By happy chance I stumbled on a copy of Ben Urwand’s controversial The Collaboration in my favourite charity shop (St, Columba’s Bookshop) — he devotes a good few pages to this movie, seeing it as the exception that proves his thesis that the Hollywood studios bent over backwards to appease Nazi Germany.

To denigrate the courage of Warner Bros in making an anti-Nazi film, Urwand says, “Despite all the drama and secrecy, however, Confessions of a Nazi Spy was by no means a great film. Warner Brothers claimed to have spent over $1.5 million on it, but the actual figure was closer to $650,000.” Firstly, I don’t see that the budget has any direct bearing on the film’s greatness or lack thereof, and I feel amusement and affection regarding the typical crooked and cheap way the studio operated here. Urwand is plain wrong to call it an obvious B-picture — even though star Edward G. Robinson doesn’t appear until comparatively late in the show, his presence is enough to lift it to A-picture status, even without the bonus value of Francis Lederer, George Sanders and Paul Lukas.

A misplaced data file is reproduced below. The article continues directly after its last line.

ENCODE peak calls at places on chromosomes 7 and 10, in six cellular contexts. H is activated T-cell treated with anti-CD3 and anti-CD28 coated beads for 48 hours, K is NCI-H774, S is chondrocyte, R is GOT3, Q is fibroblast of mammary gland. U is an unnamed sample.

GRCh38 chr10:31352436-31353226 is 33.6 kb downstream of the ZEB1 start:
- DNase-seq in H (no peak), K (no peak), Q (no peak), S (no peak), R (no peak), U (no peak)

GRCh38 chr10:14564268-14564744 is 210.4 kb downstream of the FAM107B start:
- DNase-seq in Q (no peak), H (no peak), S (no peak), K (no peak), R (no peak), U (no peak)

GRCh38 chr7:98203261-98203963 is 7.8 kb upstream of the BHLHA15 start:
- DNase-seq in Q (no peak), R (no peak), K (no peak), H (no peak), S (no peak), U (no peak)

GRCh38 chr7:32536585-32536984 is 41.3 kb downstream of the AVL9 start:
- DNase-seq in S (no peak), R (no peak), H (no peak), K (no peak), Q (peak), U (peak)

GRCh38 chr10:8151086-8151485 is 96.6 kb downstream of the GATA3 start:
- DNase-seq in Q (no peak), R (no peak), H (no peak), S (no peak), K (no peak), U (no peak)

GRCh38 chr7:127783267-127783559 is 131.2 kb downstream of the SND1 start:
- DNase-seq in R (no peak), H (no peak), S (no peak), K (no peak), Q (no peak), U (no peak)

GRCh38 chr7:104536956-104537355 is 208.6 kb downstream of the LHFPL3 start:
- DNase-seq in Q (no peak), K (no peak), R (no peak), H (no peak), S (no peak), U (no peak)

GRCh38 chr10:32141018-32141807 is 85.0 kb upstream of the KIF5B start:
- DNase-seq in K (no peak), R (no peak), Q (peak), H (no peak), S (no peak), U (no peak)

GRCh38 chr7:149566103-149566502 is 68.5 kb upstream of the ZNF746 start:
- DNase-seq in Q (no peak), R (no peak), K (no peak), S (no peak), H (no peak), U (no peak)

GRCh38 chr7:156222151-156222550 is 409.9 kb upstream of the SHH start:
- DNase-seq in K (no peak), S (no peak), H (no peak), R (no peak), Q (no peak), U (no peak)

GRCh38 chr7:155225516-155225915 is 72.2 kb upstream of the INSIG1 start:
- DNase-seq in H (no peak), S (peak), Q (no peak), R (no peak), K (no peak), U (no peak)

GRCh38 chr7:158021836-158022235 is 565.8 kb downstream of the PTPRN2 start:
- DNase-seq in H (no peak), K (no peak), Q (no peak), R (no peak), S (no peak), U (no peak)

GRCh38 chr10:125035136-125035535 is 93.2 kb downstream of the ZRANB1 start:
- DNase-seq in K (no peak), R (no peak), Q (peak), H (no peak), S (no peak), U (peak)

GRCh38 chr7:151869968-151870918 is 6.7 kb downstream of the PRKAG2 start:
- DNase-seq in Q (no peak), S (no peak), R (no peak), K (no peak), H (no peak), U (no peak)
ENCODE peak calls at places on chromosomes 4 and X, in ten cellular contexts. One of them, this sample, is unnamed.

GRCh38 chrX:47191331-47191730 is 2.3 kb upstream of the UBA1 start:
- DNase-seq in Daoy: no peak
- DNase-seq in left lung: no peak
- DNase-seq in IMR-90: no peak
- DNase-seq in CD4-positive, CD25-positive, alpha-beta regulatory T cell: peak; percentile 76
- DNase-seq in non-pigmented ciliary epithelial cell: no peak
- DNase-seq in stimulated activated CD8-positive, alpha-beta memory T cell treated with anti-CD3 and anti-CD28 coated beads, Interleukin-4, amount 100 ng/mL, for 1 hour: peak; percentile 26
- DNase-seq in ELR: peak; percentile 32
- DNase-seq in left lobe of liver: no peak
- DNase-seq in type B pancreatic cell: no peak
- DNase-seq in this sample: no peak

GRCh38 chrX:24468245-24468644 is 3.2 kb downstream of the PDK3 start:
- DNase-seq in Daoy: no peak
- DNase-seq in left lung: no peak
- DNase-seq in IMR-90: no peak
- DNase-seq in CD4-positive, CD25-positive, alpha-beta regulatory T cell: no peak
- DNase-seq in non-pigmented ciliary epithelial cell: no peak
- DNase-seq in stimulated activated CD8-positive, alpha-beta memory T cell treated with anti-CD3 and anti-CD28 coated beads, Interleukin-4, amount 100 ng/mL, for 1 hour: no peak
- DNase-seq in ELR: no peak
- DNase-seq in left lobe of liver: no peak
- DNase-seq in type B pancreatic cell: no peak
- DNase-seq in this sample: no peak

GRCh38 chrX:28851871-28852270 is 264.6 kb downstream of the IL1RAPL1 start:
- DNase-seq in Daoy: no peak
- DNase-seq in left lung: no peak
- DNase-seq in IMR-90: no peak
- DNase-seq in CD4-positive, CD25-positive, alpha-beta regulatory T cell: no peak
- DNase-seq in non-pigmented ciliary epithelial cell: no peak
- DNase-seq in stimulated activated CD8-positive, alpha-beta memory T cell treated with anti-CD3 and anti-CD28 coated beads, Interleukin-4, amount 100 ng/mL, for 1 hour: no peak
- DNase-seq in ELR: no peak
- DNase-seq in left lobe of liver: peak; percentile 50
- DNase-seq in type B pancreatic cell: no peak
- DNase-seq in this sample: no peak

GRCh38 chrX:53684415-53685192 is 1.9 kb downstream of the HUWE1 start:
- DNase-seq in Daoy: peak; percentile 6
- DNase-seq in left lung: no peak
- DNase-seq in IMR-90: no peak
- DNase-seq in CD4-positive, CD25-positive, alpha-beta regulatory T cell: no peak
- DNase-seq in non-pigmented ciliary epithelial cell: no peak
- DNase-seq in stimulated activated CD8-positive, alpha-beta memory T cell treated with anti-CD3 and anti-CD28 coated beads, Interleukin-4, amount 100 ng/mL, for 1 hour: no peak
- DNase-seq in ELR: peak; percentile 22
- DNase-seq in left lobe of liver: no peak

I’m grateful to Urwand for reporting that Joseph Goebbels was apparently delighted to see himself portrayed in a Hollywood film by Martin Kosleck, as well he might be — Kosleck is adpet at creepiness but is much better looking that Goebbels. “I myself play a main role and not even a particularly unpleasant one,” JG gloated in his diary.